Pomerelia (German: Pomerellen, Pommerellen), also referred to as Eastern Pomerania or Gda?sk Pomerania (Polish: Pomorze Wschodnie, Pomorze Gda?skie), is a historical sub-region of Pomerania, in northern Poland. Pomerelia lay on the southern shore of the Baltic Sea, west of the Vistula river and east of the ?eba river. Its largest and most important city is Gda?sk. Since 1999 the region has formed the core of the Pomeranian Voivodeship. Gda?sk Pomerania is traditionally divided into Kashubia and Kociewie, which are inhabited by ethnic Kashubians and speakers of the Kashubian language.
In its early history, the territory which later became known as Pomerelia was the site of the Pomeranian Culture (also called the Pomerelian face urn culture, 650-150 BC), the Oksywie culture (150 BC-AD 1, associated with parts of the Rugii and Lemovii), and the Wielbark Culture (AD 1-450, associated with Veneti, Goths, Rugii, Gepids). In the mid-6th century Jordanes mentioned the Vistula estuary as the home of the Vidivarii. Pomerelia was settled by West Slavic and Lechitic tribes in the 7th and 8th centuries.
In the tenth century, Pomerelia was already settled by West-Slavic Pomeranians. The area was conquered and incorporated into early medieval Poland either by Duke Mieszko I - the first historical Polish ruler - in the second half of the tenth century or even earlier, by his father, in the 940s or 950s – the date of incorporation is unknown. Mieszko founded Gda?sk to control the mouth of the Vistula between 970 and 980,. According to Józef Spors, despite some cultural differences the inhabitants of the whole of Pomerania had very close ties with residents of other Piast provinces, from which Pomerelia was separated by large stretches of woodlands and swamps.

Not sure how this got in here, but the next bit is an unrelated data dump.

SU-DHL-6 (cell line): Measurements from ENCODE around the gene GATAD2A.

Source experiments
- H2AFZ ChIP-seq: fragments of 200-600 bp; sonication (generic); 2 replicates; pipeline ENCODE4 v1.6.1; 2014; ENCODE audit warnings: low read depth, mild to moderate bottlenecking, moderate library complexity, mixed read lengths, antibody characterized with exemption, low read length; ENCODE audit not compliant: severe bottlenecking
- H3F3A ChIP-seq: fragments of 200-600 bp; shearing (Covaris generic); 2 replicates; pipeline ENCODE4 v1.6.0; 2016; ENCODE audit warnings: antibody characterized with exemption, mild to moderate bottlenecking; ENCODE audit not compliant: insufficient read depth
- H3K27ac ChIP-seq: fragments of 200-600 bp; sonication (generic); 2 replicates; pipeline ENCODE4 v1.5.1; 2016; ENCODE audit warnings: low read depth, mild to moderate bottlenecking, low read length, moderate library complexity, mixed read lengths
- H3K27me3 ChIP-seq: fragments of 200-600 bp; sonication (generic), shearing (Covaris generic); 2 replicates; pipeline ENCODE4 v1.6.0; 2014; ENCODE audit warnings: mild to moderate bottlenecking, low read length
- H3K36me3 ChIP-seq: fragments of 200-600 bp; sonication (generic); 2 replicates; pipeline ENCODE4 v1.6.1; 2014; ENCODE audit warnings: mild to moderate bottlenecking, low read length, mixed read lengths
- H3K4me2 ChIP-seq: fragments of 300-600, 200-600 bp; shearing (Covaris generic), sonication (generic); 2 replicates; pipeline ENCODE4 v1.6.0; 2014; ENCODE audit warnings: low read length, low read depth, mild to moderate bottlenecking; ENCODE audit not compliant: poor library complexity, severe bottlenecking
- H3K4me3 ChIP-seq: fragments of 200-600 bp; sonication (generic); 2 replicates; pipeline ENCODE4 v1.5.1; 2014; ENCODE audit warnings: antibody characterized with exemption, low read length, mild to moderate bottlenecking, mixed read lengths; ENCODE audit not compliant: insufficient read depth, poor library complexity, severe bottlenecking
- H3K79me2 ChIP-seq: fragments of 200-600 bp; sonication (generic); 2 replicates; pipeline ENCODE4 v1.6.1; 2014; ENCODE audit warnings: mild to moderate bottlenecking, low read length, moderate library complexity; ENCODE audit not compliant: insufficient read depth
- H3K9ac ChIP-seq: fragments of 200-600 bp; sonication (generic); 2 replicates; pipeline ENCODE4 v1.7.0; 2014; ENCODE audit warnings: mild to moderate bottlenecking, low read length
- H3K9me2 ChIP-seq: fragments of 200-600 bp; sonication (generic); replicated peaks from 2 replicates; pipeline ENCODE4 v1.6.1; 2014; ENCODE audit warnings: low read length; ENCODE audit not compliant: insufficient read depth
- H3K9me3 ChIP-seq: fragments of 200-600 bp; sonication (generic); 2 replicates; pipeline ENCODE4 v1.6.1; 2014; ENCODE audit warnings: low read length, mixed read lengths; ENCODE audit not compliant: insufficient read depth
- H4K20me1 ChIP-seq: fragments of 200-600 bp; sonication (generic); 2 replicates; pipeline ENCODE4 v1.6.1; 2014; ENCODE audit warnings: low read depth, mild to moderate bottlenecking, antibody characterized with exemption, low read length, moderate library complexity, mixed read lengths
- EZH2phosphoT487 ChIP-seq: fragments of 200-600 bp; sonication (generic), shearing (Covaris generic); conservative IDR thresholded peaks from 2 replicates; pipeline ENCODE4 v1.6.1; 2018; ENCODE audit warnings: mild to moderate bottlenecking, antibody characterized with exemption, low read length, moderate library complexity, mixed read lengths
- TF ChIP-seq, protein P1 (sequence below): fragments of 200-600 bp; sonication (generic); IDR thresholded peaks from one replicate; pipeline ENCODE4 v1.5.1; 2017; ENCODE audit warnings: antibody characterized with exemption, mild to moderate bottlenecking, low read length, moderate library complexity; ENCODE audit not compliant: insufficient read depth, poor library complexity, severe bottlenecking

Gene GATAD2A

The Piasts introduced Christianity to pagan Pomerelia, though it is disputed to what extent the conversion materialized. In the eleventh century the region had loosened its close connections with the kingdom of Poland and subsequently for some years formed an independent duchy. Most scholars suggest that Pomerelia was still part of Poland during the reign of king Boles?aw I of Poland and his son Mieszko II Lambert. However, there are also different opinions e.g. Peter Oliver Loew suggests the Slavs in Pomerelia severed their ties with the Piasts and reverted the Piasts' introduction of Christianity already in the first years of the 11th century. The exact date of separation is however unknown. It was suggested that the inhabitants of Pomerelia participated in the Pagan reaction in Poland, actively supported Miec?aw who intended to detach Masovia from the power of the rulers of Poland, but after the defeat of Miec?aw in 1047 accepted the rule of duke Casimir I the Restorer and that the province remained a part of Poland till the 1060s, when Pomerelian troops took part in the expedition of the Polish king Boles?aw II the Generous against Bohemia in 1061 or 1068. Duke Boles?aw suffered a defeat during the siege of Hradec and had to retreat to Poland. Soon after Pomerelia separated from his realm. A campaign by Piast duke W?adys?aw I Herman to conquer Pomerelia in 1090-91 was unsuccessful, but resulted in the burning of many Pomerelian forts during the retreat.
In 1116 direct control over Pomerelia was reestablished by Boles?aw III Wrymouth of Poland, who by 1122 had also conquered the central and western parts of Pomerania. While the latter regions (forming the Duchy of Pomerania) regained independence quickly, Pomerelia remained within the Polish realm. It was administered by governors of a local dynasty, the Samborides, and subordinated to the bishopric of W?oc?awek. In 1138, following the death of Boles?aw III, Poland was fragmented into several semi-independent principalities. The principes in Pomerelia gradually gained more local power, evolving into semi-independent entities, much like other fragmented Polish territories, with the difference that the other parts of the realm were governed by Piast descendants of Boles?aw III. The Christian centre became Oliva Abbey near Gda?sk.
In 1210, king Valdemar II of Denmark invaded Pomerelia, whose princeps Mestwin I became his vassal. The Danish suzerainty did however not last long. Mestwin had already gained more independence from Poland and expanded southward, and his son Swietopelk II, who succeeded him in 1217, gained full independence in 1227.